acronis

John, I have followed your advice and run Acronis TrueImage for several years, along with a USB 3 external drive.

An unknown problem caused a major crash and the PC was unable to start. Using the Acronis startup DVD, the PC was restored from backup and restarted in 30 minutes.

When migrating to a completely new PC, Acronis cloned the old hard drive and installed the image to the new Solid State Drive. It has run perfectly since then for two years. Needless to say, I am still running Acronis on the new PC!

The reason for the SSD is to avoid hard drive failure.

You are absolutely right in bringing this up!

dobs108 smile

Frequency

I often have people ask me how often they should do a backup. My answer is always the same. "How much data are you willing to lose?"

--
Garmin Nuvi 2450

Prefer uncompressed backup

I like a backup that backs up the file in the same form that was on the computer, with no compression or modification.

Do either or both these programs do this? I currently use an older Lacie backup program, that does that, but can't generate an automatic backup. Have to start myself each time.

--
NUVI2555LMT, NUVI350

backup files

GPSgeek wrote:

I like a backup that backs up the file in the same form that was on the computer, with no compression or modification.

Do either or both these programs do this?

Acronis doesn't do this. The backup files are in a format that can be accessed by Acronis or Microsoft Backup.

Acronis can be scheduled. I use an incremental backup once a day with a full backup once a week.

dobs108 smile

Rsync for Windows. Excellent

Rsync for Windows. Excellent program that does incremental backs up on a schedule. http://www.aboutmyip.com/AboutMyXApp/DeltaCopy.jsp

--
Frank Nuvi 3597LMT 37.322760, -79.511267

Apple has excellent backup feature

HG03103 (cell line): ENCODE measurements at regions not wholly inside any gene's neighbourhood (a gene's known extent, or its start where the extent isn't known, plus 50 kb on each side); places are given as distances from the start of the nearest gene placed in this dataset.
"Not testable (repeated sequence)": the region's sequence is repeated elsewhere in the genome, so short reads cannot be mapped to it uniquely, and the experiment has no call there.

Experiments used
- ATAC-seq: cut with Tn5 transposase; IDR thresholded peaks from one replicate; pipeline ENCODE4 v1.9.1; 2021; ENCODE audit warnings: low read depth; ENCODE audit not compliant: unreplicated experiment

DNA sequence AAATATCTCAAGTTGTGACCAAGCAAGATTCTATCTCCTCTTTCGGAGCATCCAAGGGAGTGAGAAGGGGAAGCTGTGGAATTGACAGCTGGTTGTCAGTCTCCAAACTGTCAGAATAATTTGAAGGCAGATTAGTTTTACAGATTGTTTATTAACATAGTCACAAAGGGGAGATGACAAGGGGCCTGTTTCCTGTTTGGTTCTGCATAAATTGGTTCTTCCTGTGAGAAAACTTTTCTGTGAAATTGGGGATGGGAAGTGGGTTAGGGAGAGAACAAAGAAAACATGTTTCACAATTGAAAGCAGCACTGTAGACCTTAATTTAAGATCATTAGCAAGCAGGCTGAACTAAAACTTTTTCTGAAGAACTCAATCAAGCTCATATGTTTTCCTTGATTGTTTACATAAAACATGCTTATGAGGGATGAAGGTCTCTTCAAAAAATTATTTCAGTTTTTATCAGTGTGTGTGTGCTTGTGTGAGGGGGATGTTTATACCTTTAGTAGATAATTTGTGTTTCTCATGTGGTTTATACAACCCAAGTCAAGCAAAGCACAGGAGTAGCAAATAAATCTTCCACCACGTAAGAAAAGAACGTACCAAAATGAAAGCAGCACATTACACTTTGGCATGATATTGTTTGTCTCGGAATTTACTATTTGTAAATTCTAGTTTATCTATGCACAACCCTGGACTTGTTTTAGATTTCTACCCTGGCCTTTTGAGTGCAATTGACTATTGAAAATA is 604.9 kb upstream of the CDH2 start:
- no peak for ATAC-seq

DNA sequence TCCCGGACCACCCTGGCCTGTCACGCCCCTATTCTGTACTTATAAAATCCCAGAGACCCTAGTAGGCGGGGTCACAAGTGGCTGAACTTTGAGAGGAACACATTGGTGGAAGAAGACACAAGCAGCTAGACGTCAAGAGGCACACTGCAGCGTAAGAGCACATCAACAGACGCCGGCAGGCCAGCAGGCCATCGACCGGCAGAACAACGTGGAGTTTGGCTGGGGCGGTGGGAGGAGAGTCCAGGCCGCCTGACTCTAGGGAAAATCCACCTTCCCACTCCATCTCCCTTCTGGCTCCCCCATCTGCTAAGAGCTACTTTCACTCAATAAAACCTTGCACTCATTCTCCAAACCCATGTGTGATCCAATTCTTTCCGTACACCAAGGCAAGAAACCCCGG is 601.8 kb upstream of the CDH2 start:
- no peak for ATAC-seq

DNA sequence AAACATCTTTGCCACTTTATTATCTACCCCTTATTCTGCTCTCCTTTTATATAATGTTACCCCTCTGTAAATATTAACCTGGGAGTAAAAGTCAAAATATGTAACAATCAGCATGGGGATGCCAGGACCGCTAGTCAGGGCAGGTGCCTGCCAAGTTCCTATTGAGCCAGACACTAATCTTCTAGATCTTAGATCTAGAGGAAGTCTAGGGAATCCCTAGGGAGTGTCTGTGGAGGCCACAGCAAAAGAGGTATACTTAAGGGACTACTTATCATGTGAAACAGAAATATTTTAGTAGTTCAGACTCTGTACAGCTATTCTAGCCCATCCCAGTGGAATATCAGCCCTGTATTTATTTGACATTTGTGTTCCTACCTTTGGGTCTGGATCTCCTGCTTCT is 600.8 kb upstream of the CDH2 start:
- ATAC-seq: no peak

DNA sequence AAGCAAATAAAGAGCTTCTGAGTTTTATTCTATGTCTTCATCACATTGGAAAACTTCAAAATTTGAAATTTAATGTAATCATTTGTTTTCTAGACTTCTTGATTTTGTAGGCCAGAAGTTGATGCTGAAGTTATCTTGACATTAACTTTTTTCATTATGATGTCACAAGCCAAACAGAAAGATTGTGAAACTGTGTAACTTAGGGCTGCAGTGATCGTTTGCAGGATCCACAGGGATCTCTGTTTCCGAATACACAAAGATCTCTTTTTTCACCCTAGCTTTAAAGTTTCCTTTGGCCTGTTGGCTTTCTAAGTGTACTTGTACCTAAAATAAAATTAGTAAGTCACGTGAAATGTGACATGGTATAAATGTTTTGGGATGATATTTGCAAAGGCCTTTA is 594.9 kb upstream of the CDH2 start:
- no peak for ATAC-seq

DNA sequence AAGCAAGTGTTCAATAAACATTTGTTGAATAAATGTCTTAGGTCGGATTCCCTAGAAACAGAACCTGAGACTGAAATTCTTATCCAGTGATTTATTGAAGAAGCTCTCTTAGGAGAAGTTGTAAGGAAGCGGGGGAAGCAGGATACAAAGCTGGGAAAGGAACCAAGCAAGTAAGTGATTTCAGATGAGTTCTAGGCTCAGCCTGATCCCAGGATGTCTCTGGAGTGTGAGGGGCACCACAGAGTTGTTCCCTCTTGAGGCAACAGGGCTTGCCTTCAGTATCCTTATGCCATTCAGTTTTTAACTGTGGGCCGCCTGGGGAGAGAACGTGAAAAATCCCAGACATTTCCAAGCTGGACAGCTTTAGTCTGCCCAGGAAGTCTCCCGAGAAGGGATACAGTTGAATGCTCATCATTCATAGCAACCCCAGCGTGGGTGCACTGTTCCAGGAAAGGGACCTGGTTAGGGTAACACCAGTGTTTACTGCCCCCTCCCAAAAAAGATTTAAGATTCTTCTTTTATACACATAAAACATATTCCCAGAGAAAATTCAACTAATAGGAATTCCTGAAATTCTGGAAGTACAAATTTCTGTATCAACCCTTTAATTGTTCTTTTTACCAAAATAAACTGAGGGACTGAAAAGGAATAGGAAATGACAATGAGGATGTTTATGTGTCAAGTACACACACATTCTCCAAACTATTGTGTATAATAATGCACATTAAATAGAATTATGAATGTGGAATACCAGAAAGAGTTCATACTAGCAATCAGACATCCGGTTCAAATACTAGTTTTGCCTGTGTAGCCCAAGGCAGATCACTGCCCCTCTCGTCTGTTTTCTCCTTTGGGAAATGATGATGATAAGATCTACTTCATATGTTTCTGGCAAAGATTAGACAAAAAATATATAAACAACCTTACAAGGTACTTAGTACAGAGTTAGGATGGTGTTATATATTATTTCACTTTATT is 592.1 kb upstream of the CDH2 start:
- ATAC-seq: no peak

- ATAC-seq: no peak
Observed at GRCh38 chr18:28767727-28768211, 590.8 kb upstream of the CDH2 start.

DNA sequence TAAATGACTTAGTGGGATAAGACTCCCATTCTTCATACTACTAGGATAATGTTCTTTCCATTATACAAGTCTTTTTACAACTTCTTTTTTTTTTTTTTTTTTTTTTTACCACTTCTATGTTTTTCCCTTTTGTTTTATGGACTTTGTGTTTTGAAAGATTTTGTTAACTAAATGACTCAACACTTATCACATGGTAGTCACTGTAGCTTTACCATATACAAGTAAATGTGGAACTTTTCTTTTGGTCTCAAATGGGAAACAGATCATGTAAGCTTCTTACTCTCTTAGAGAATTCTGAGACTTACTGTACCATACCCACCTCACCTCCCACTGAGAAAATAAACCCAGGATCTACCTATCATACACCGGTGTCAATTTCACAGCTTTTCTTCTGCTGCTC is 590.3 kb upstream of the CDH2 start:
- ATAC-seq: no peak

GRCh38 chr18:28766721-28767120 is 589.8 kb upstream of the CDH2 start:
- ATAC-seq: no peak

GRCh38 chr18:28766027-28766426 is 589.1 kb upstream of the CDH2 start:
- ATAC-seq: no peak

It's called Time Machine, built into its operating system, and backs up the hard drive every hour, and retains backup files for each point in time for months. Great if you decide one day you would like that file you erased several weeks ago. I also use another app, SuperDuper, that keeps a total drive backup, updated according to a specified schedule. Either one is a life saver should a hard drive go belly up.

--
Tuckahoe Mike - Nuvi 3490LMT, Nuvi 260W, iPhone X, Mazda MX-5 Nav

I have a question for those

I have a question for those who have their (USB) backup disk connected to the computer all the time. How do you know ransomware has not encrypted your computer internal and (external) backup disk?

ransomware and other malware

chewbacca wrote:

I have a question for those who have their (USB) backup disk connected to the computer all the time. How do you know ransomware has not encrypted your computer internal and (external) backup disk?

The backup on the external drive is not the only security software running. Norton 360 takes care of internet security, malware, and viruses.

In spite of this, if ransomware was successful, the Acronis startup DVD would be used to restore the PC to an image previous to the arrival of the ransomware. This is not done while the operating system is running. It appears to be done in DOS using files onboard the Acronis startup DVD, and it has the capability of operating the external drive.

Worst case, if ransomware has locked the external drive, and it is not available in DOS, the Acronis startup DVD would restore the PC using the online backup.

In an even worse case, the internal and external drives could be formatted or even replaced with different drives, and the online backup would place an image on the hard drive previous to the ransomware, with the operating system and all software and settings intact.

dobs108 smile

SSDs

Sorry to say but ssd's do fail also. Folks usually buy them for the read/write speed. They are faster. Also somebody mentioned USB 3 , if your computer is not nearly new it probably doesn't have USB 3. Just means the external drive runs slower at USB 2.0 or 2.1 speeds.

I Don't

chewbacca wrote:

I have a question for those who have their (USB) backup disk connected to the computer all the time. How do you know ransomware has not encrypted your computer internal and (external) backup disk?

I don't leave mine connected full time for that very reason. I have Time Machine backing up hourly and connect a USB drive once every couple days and let Rsync back it up.